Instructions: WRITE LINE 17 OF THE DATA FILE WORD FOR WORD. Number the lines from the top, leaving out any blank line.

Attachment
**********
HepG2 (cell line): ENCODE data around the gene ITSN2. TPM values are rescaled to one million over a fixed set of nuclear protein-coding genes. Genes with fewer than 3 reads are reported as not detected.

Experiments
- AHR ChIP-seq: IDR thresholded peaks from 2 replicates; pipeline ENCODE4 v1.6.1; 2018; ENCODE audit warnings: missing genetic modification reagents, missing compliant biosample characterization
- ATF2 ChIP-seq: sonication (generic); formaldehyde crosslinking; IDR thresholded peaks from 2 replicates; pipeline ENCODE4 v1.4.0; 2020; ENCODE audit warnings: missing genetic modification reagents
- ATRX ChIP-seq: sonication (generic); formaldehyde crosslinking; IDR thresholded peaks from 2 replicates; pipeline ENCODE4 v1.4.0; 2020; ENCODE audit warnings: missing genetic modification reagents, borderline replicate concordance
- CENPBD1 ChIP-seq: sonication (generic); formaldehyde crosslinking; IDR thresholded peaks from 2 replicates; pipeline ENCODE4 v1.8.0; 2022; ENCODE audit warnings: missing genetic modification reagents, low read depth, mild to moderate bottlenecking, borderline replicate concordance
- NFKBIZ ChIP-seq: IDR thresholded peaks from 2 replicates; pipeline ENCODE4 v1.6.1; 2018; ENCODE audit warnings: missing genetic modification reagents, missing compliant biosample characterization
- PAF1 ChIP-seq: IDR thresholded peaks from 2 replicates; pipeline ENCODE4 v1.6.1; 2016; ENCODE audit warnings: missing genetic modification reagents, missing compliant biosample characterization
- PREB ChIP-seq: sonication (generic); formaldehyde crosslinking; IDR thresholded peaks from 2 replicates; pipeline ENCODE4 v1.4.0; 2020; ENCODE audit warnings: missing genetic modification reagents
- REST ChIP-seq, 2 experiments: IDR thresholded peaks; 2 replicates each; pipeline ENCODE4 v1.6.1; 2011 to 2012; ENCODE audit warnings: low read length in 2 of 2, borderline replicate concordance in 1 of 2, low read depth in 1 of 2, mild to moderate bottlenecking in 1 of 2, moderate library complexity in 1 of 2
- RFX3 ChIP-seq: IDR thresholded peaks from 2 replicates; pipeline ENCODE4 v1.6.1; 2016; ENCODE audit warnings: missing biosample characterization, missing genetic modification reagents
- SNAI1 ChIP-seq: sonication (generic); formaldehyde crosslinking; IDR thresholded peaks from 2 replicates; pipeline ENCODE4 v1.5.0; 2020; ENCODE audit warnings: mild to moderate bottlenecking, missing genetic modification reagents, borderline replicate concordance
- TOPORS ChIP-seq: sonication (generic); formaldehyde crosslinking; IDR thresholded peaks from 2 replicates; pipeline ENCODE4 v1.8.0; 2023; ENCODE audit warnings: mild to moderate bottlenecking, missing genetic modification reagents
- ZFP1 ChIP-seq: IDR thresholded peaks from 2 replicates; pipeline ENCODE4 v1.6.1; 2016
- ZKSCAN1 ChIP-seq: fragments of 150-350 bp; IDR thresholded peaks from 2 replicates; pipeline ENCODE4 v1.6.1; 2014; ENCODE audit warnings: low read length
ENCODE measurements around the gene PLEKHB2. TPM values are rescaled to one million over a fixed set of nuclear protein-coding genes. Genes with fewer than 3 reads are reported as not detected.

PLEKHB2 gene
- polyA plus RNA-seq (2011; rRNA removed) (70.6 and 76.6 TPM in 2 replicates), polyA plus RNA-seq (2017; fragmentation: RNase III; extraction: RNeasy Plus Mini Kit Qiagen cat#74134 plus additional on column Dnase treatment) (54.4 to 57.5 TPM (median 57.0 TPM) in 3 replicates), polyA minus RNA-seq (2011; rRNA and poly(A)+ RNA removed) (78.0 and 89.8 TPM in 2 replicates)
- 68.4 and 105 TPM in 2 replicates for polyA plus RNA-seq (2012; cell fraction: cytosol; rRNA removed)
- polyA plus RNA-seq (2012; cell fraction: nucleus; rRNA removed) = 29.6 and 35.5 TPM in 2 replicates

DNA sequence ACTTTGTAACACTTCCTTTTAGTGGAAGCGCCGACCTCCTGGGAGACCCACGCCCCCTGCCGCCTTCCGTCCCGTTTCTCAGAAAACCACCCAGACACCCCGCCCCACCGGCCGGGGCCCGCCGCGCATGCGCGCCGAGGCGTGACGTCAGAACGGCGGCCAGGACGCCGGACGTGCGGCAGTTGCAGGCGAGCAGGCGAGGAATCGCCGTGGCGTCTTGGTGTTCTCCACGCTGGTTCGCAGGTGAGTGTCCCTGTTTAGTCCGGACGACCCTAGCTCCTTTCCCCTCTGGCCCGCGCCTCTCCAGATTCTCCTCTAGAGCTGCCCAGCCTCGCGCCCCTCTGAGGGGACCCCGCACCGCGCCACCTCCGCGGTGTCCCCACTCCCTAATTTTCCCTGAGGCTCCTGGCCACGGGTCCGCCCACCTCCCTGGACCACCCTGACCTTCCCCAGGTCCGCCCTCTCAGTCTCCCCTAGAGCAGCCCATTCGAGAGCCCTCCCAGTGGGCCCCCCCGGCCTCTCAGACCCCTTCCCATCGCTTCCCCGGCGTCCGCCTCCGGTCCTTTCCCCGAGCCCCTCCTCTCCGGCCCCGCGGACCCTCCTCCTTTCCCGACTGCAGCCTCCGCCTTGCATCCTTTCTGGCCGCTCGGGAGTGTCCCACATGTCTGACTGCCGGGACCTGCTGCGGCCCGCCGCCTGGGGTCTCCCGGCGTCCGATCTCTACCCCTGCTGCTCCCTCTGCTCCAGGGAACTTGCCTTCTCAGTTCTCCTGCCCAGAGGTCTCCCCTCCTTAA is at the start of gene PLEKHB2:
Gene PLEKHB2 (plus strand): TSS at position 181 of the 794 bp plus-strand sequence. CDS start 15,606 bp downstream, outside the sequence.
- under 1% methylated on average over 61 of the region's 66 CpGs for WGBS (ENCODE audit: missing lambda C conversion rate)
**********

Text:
PLEKHB2 gene